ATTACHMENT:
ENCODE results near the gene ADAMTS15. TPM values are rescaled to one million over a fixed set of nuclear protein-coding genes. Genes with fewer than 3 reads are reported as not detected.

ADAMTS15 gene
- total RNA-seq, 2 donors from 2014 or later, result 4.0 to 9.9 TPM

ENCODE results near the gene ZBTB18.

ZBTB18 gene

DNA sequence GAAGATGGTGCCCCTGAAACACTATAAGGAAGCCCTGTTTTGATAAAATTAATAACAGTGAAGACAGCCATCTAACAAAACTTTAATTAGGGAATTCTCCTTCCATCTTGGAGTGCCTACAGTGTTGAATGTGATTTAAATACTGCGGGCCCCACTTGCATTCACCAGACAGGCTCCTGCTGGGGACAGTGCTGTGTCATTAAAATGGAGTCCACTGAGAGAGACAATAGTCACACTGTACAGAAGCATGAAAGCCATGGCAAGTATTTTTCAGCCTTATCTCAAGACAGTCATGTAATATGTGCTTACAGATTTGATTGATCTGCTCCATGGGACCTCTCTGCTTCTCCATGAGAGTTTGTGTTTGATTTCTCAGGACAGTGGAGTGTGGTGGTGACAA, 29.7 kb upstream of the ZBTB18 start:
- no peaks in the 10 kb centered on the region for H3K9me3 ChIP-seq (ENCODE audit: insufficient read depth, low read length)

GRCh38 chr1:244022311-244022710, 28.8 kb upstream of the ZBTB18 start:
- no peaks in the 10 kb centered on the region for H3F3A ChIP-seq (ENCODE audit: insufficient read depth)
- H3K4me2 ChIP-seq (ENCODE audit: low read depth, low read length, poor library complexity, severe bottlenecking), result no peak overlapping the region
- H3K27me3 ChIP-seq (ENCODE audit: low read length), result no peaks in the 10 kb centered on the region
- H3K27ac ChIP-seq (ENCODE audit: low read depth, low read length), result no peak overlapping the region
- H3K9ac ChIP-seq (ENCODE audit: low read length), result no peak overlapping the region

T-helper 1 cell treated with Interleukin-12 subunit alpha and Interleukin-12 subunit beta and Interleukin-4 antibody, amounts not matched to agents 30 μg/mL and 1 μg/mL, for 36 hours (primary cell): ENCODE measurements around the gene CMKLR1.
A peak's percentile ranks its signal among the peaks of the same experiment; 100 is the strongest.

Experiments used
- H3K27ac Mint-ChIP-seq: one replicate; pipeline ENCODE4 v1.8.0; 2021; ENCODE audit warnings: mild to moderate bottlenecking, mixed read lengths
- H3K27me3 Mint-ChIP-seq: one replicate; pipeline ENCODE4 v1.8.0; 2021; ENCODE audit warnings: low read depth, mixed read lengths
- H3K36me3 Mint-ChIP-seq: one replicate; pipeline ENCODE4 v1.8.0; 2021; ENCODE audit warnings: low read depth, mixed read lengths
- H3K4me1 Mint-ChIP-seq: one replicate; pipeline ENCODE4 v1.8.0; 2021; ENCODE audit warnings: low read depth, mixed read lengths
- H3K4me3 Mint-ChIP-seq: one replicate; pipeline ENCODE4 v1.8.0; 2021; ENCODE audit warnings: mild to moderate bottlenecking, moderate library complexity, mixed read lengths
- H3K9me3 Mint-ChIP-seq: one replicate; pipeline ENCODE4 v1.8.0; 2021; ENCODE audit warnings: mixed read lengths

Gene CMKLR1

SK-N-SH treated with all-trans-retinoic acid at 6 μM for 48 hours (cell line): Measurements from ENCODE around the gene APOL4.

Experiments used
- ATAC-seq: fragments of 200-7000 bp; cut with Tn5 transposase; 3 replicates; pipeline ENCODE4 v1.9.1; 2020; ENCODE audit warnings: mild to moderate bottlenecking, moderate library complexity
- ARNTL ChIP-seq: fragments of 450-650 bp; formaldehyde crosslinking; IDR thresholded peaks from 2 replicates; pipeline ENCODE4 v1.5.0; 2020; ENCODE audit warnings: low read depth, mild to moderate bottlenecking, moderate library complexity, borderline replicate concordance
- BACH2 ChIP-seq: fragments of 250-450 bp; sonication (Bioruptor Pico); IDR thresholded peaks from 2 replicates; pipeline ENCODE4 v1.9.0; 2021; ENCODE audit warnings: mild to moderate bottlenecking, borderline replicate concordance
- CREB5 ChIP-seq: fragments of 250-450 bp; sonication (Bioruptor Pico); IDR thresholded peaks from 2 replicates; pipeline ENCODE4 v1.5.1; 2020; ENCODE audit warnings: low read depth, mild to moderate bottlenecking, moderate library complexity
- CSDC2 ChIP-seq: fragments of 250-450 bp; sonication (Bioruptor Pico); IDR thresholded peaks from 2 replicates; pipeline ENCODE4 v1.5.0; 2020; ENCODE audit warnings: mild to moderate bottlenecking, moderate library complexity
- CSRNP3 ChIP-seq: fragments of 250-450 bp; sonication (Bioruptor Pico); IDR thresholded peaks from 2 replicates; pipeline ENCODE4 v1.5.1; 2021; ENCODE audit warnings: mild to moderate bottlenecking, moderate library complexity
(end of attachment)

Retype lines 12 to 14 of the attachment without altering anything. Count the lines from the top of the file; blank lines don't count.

- H3K27ac ChIP-seq (ENCODE audit: low read depth, low read length), result no peak overlapping the region
- H3K9ac ChIP-seq (ENCODE audit: low read length), result no peak overlapping the region

T-helper 1 cell treated with Interleukin-12 subunit alpha and Interleukin-12 subunit beta and Interleukin-4 antibody, amounts not matched to agents 30 μg/mL and 1 μg/mL, for 36 hours (primary cell): ENCODE measurements around the gene CMKLR1.